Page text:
Pre-Law: Your Undergraduate Years

Pre-Law Handbook
Your Undergraduate Years

Pre-Law Undergraduate Curriculum

Contrary to the belief of many, there is no standard pre-law curriculum. Law schools are more interested in the quality of your preparation and usually demand superior undergraduate work. Truman’s liberal arts and sciences curriculum provides an excellent background for potential law students. Make the most of your undergraduate years, regardless of what major course of study you choose.

The freedom in selection of courses may be frustrating to some and encouraging to others. While you must make some difficult decisions of your own, you are free to choose a course of study that is specialized, diverse, or both.

Many law schools encourage students to experience a wide range of disciplines. The Association of American Law Schools calls attention to the characteristics of a quality pre-legal education that it believes can lead to success in law school. “That quality of education is concerned with the development in pre-law students of basic skills and insights. It thus involves education for: comprehension and expression in words; critical understanding of the human institutions and values with which the law deals; creative power in thinking.”

These goals are not the result of one particular combination of courses but should be the result of any high quality education. For example, training in English literature and grammar promotes mastery of the lawyer’s most important tool — language. The development of comprehension, writing, and speaking skills is indispensable and can be developed not only in English courses but also in a broad range of courses.

At the same time, one of the most attractive aspects to becoming a lawyer is that you may share in the operation and formation of human institutions and values. Insight into these areas may come from the study of the government through which the law is made and applied. Because our law is based on experience, the study of history is also helpful.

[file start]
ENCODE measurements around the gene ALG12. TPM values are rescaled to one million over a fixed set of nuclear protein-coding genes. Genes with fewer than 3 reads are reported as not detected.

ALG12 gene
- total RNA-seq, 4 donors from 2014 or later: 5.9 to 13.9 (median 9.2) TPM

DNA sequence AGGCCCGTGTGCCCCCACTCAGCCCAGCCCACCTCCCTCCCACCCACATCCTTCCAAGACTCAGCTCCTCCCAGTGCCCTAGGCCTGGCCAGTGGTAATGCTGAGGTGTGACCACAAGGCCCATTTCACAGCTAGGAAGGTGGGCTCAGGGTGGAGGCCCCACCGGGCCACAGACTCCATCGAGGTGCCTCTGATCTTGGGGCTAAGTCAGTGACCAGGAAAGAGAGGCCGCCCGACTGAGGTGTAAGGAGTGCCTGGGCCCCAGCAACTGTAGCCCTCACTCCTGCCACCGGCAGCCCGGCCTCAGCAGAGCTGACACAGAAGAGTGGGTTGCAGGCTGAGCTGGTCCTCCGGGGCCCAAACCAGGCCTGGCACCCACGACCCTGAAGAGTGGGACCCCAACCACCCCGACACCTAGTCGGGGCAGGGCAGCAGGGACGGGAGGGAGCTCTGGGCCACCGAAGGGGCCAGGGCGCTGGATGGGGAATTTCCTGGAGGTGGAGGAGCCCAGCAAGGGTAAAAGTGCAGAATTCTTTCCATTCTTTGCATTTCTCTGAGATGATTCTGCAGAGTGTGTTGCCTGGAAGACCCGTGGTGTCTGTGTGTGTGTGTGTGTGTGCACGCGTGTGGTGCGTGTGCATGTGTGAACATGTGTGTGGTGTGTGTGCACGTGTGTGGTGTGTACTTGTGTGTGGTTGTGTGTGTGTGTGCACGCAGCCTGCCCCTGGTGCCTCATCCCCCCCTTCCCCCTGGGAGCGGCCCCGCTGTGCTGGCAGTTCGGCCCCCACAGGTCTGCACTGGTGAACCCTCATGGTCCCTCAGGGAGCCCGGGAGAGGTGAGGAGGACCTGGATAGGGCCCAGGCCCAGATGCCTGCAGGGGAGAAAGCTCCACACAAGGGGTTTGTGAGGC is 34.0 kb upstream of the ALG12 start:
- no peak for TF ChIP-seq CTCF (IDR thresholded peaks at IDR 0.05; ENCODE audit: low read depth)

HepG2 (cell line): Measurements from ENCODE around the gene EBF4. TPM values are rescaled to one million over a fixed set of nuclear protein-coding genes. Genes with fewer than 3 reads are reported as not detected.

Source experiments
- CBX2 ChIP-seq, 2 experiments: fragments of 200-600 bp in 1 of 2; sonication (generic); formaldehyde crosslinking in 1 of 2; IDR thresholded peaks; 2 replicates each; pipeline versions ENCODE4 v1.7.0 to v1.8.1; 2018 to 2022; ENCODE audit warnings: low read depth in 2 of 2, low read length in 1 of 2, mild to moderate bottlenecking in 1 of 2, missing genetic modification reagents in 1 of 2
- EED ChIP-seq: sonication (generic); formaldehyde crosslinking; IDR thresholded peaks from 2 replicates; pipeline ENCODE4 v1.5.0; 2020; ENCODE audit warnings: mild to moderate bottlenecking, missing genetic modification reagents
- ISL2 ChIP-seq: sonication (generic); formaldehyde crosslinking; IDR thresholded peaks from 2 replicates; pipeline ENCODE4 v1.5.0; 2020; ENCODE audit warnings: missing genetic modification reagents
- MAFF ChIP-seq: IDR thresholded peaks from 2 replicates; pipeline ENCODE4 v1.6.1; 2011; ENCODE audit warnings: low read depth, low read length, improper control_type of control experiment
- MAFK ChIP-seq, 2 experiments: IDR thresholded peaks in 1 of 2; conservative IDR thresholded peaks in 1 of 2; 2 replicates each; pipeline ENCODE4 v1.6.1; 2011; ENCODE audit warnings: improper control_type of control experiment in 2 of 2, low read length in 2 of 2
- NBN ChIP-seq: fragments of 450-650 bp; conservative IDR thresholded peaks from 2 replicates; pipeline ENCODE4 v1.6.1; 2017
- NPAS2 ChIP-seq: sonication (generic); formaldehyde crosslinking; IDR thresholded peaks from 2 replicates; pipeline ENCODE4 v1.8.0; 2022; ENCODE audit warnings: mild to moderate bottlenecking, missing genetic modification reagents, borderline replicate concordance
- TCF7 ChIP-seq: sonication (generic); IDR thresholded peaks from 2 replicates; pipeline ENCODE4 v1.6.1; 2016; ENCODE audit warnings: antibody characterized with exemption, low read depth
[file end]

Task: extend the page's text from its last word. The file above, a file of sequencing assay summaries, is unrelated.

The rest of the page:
Likewise, economics, statistics, accounting, and computer science are all helpful in the study of law. This is especially true in our highly technical society.

Creative thinking can be cultivated with training in logic, analogy and reasoning. Math and logic courses are often highly recommended as good pre-legal background. Because law is a social science, the study of it is preoccupied with human behavior. Therefore, courses in sociology, psychology, and philosophy are appropriate.

Inevitably, mental flexibility acquired through the mastery of different subjects is ideal for legal training. Unfortunately, this is not realized by choosing only those courses with which you are successful and familiar. Take some chances. You will be forced into some baffling and alien territory in your legal training. Your undergraduate years are the time to prove to yourself and others that you can meet these challenges.


Grades matter. But in addition to a stropping GPA, schools often consider the rigor of the school and the program in which the grades were achieved. One approach is to scramble to get the easy courses and professors in hopes of gaining admission to law school with a high GPA. Another is to undertake an in-depth and challenging curriculum in hopes of being better prepared academically for law school. Keep in mind that most law schools look for diverse and rigorous undergraduate programs. In evaluating your admission file, they will look beyond a number, your GPA, to see what went into that number, to get a better sense of who you are, and what you offer them.


Consider an internship in a law office or court. This provides you with a clearer idea of what lawyers do. Law schools know you know what you are getting into.


Most law schools consider your undergraduate activities, but these activities cannot make up for a low GPA. However, meaningful involvement in an activity demonstrates maturity, motivation and leadership — all positive factors in the admissions process. There should be time in a well-rounded undergraduate career that can be devoted to service, social or community groups. A depth of commitment to one organizations may show more — thing about you than membership in an organization.

Above All

Don’t ruin your undergraduate years by blinding yourself with preparation for law school: Your interests may drastically change. There will be plenty of time in law school for overwork, over-study and to take as many tedious and heavy courses as you like. Don’t pass up the singular opportunity you have in undergraduate school to indulge yourself in art, music, athletics, good literature and good times.

Introduction to the Law

There are several ways to investigate what lies ahead of law students:

  • Take a few of the undergraduate courses on legal subjects, such as Business Law, Constitutional Law, Law and Judicial Process, Philosophy of Law, and International Law. The methodology of the courses will be quite different from law school, but they can serve as introductions into the subject matter.
  • Some law schools offer opportunities during the year for both observation and participation. You should contact schools that you are interested in to see if they offer such opportunities. 

    Compiled By: THE PRE-LAW ADVISORY COMMITTEE Former Editors: Jeff Baxendale, Trish Cope, Allison Dennis, Theresa Mehmert, Bonnie Neuner, Laura Obermeyer, Kerry Walter, Tim Wichmer, Mary Woodburn, Bradley M. Dowd, Scott Spears,  Bill Curtis, and Greg Brenner.